Tried-And-True Ways To Get A Quiet Teen To Open Up

by Susie b Cross
Originally Published: 
Two teens in winter war and one of them is zipping up the jacket of the other one who is a quiet tee...
tips for getting teens to talk

My 16-year-old has always been reticent. Not obstinately or defiantly reticent–but definitely more so than the typical boy. (I’ve done my research.) As far back as daycare, I had mini-sleuths who filled me in on his daily activities and any outstanding events of the day. I didn’t want them to snitch on him; I just wanted intel about things like some kid stealing his cot at nap time or him being a supremo line leader. I wanted information, dammit, and if I had to bribe his loose-lipped peers with Skittles to get it, so be it.

Unfortunately, his signature closed-mouthed-ness has never ceased, and now I have a high school sophomore who’s about as monosyllabic as they come. In fact, if he offers a two-syllable-plus response, it’s a rare treat. Did you do well on your Geometry test? Meh. How was your day? Tiring. Anything interesting at tennis today? No.

Unfortunately, the window for motivating private eyes with candy was over by middle school. So, now, what’s this undeterred mom to do? Here’s what I’m learning:

Don’t Ask A One-Word-Answerable Questions

I am wondering why this is news to me. Simple yes/no questions are obviously not the way to go, but they have been my default. Essentially, I have been giving my son an invitation to not talk for a decade and a half. It’s time to start asking more open-ended questions and let the conversation go where it may.

Practice Everyday–And Don’t Worry About “Going Too Deep”

They say that practice makes perfect, so this makes sense, right? My yes/no strategy has been on the wrong track, but one thing I did right was never wavering in my efforts. And if you just shoot the shit with your teen for a while (or as long as it takes), they are less likely to interpret your attempts at conversation as prying. As Psychology Today contributor Nancy Darling writes, before kids are willing to be vulnerable by talking about their insecurities and worries, “they probably need to talk about daily stuff.”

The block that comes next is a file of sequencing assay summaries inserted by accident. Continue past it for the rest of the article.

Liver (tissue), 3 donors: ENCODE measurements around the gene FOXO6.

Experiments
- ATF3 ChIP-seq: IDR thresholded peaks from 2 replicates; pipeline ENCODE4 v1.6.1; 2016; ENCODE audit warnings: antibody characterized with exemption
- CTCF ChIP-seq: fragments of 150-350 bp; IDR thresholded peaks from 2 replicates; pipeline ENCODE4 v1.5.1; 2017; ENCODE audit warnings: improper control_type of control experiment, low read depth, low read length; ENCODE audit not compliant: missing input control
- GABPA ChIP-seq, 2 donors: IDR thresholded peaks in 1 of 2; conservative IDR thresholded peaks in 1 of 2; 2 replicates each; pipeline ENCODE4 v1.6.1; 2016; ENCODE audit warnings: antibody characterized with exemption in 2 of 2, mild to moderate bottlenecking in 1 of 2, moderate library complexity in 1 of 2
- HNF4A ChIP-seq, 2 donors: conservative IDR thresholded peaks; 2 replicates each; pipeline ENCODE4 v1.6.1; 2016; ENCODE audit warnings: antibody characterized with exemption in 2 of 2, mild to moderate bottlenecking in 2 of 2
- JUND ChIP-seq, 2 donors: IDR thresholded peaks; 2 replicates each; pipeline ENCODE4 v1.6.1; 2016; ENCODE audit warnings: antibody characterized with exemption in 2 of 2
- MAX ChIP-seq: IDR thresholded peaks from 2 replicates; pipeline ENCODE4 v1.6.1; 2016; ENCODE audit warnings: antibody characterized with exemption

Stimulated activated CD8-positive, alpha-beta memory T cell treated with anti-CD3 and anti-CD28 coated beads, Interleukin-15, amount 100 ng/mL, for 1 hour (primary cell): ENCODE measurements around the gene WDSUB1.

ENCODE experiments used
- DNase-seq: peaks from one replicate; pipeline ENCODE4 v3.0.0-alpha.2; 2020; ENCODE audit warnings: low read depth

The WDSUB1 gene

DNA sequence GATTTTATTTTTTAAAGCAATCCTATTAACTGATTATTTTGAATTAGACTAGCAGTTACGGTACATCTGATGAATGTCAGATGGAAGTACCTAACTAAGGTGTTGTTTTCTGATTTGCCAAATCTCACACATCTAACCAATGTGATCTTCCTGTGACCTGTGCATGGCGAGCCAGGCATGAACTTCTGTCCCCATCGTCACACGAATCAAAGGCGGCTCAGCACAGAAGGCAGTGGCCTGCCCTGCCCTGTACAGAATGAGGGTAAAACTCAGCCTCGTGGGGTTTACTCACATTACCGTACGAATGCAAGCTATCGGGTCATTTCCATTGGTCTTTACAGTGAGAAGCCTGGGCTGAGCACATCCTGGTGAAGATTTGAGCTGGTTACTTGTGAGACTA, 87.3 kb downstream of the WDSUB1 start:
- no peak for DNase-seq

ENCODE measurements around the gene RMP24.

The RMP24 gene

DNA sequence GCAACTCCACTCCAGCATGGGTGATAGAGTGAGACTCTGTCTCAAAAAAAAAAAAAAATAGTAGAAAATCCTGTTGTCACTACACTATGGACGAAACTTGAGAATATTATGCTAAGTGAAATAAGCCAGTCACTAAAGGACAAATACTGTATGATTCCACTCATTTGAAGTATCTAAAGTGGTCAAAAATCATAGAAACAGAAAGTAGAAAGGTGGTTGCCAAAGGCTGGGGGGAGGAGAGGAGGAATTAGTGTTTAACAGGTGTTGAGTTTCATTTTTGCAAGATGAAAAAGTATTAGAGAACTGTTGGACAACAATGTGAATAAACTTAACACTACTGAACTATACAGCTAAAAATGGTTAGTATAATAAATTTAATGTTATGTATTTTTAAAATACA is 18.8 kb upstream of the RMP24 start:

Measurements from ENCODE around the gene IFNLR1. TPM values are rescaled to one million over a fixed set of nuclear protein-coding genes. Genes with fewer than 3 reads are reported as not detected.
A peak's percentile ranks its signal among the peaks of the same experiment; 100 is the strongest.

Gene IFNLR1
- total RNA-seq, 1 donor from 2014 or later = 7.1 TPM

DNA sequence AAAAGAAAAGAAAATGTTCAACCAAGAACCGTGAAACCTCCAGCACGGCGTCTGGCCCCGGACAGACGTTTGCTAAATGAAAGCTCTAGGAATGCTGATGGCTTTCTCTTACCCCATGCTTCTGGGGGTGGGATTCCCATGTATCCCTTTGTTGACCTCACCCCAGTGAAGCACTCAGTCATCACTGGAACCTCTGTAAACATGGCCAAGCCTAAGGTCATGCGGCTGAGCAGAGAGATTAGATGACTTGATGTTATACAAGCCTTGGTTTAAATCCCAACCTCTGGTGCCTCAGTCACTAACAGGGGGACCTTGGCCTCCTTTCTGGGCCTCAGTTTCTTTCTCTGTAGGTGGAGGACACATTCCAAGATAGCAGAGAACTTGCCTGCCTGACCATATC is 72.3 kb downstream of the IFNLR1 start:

Don’t Put In Your 2 Cents

“The key,” says Raising Teens Today, “is to show interest in their world, offer them the support they need and refrain from judging, criticizing or piling on a boatload of questions.” Ugh. I am good and not judging or criticizing, but avoiding that “boatload of questions” is a tough one. Plus, throwing in a lecture is a sure way to get a reticent teen to zip their lips and retreat. No one, but no one, wants to listen to a tediously-instructive soliloquy.

Of course, there are more strategies out there–and I will try them all to get the right combo that will let me dig a little deeper into my teen’s mind and connect on another level. Meanwhile, I will heed the wise words of Tim Lott, parenting columnist for The Guardian: “…the best we can do is leave ourselves open. Not tug at their guts so that they will spill them, but simply let them know you are a safe space in which they can find comfort if they so wish.”

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